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New Media, Berkeley and the Wisconsin Recall
The voices and the new culture of the people must be heard.
New Media, Berkeley and the Wisconsin Recall
By Marc Sapir MD, MPH
Friday July 06, 2012 - 01:53:00 PM
I arrived home from the North Coast July 5 a year older than when I left last week to find in the accumulated mail the pro and con bills on the KPFA recall and the ballots for myself and my wife. My name is there as one of many against the recall. But what I find interesting in the often self-justifying drag downs at KPFA is how little in depth discussion there is about "why" this endless battle occurs. "Why" involves a deeper look at our ourselves, our nation and culture in crisis and without it we just bury ourselves in the personal idiocyncracies. Who believes the local fight is just about Pacifica or KPFA or local personalities? Not me. And certainly not those in the majority (6 of the past the past 7 years on the station board) if one pays attention to how they view politics today. They stake out a claim to a distinct politics--sometimes best represented by the Wellstone Democratic Renewal club's approach. But the fact that KPFA is based here, and that Berkeley has a particular history of political strangeness doesn't help get to clarity either.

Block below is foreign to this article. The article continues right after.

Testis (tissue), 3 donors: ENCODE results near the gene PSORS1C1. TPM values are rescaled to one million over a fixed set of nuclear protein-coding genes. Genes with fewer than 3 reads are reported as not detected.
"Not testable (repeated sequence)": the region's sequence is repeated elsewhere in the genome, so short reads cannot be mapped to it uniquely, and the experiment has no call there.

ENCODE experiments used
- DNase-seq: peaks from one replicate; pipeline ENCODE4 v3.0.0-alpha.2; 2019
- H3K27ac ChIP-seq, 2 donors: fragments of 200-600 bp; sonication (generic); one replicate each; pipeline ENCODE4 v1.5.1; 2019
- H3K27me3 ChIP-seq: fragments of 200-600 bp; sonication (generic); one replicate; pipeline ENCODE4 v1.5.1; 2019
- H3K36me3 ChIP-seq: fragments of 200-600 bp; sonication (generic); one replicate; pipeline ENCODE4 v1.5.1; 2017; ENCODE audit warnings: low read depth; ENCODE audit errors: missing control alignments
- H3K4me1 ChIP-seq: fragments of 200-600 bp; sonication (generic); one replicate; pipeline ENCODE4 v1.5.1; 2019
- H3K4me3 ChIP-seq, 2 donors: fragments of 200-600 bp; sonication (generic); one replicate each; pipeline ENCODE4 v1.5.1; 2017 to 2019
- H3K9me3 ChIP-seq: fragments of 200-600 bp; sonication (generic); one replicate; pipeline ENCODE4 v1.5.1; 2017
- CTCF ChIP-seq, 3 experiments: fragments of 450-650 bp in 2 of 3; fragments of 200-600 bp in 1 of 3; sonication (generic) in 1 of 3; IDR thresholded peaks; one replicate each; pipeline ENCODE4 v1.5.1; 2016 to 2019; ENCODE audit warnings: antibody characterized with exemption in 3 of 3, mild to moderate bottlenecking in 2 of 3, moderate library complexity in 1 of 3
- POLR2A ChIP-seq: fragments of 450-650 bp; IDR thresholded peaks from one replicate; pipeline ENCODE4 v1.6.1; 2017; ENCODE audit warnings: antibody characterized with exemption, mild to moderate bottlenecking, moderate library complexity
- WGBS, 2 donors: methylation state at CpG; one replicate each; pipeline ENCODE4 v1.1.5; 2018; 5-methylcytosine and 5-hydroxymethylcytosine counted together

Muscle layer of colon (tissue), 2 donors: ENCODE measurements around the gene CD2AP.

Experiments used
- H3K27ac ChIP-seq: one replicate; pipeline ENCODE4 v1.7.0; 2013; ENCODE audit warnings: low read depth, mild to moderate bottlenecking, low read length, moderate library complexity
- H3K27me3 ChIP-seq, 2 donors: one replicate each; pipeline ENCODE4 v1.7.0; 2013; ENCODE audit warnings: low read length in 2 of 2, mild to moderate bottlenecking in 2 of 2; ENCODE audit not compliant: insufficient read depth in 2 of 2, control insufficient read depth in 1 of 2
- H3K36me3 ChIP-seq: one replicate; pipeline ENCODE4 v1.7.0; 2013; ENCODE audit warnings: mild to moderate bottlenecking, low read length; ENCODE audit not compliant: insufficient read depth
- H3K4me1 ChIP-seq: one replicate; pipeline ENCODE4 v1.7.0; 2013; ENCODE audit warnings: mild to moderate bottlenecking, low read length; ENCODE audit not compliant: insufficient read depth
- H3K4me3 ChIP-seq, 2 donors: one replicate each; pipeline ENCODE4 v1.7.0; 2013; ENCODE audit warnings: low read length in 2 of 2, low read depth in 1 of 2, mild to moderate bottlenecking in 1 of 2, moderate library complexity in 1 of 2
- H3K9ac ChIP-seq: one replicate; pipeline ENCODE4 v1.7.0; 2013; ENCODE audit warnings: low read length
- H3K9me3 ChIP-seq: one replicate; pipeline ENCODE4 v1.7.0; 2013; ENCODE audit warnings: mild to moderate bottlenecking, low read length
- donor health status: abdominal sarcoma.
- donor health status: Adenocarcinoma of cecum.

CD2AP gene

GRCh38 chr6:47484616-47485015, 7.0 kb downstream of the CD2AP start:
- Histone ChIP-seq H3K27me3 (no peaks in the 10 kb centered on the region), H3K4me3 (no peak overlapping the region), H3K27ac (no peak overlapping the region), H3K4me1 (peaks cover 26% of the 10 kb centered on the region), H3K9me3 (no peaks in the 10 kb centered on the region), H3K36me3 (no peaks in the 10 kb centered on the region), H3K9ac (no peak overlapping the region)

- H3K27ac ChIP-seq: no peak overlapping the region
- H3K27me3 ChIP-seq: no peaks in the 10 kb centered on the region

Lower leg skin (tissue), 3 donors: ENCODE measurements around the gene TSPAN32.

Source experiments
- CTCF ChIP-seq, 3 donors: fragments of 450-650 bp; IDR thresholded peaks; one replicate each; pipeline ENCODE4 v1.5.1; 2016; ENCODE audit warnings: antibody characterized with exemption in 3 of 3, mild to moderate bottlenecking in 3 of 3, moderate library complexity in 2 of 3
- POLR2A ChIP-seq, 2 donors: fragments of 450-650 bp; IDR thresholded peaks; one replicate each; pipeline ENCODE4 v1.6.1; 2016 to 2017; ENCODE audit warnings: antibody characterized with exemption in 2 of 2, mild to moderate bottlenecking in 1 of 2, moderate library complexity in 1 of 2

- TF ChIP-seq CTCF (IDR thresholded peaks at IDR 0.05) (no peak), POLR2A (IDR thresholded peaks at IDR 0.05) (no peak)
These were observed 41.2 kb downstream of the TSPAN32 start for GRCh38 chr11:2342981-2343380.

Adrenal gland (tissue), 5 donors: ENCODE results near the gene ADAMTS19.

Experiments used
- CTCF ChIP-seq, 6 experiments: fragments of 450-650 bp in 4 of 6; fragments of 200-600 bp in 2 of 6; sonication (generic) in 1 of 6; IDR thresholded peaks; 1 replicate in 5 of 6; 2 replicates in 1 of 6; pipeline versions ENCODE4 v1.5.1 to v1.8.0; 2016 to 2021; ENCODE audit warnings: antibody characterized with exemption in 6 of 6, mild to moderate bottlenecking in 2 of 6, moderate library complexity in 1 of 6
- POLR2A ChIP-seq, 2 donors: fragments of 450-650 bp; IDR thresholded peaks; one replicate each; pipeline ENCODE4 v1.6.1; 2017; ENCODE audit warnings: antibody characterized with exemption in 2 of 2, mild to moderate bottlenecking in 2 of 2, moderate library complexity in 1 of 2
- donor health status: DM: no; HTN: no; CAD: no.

While I was away at the Kate Wolf Music Festival in Laytonville I read a short piece (What Labor and the Left can Learn from Wisconsin) in the July/August issue of Z magazine. It's by Arun Gupta and Steve Horn and you can probably find it on line. What they posit is that the Wisconsin state of affairs which the Republican's mined in the Walker recall isn't just about propaganda and "framing" as Lakoff claims. They say that in Wisconsin it's more centrally about a Rich-Poor Alliance that has a material basis in the inability today of capitalist "democratic" (and Democrat) electoral politics to maintain the form of social democratic governance that addresses the needs of the populace (in Wisconsin it's the rural poor) who backed Walker. Nationally, the public sector workers are the best organized and best off of the working class over these past 3 decades yet the government they work for (under both Parties) wantonly attacks the poor. In other words: "why should some elites (even if they are working class) do well on tax money if I'm getting forever screwed by government?" The Right makes it ideological but ideology isn't at the root of that contradiction. The unevenness in working class rights and the growing gulf between economic strata and "racial" disparities here is what is killing us.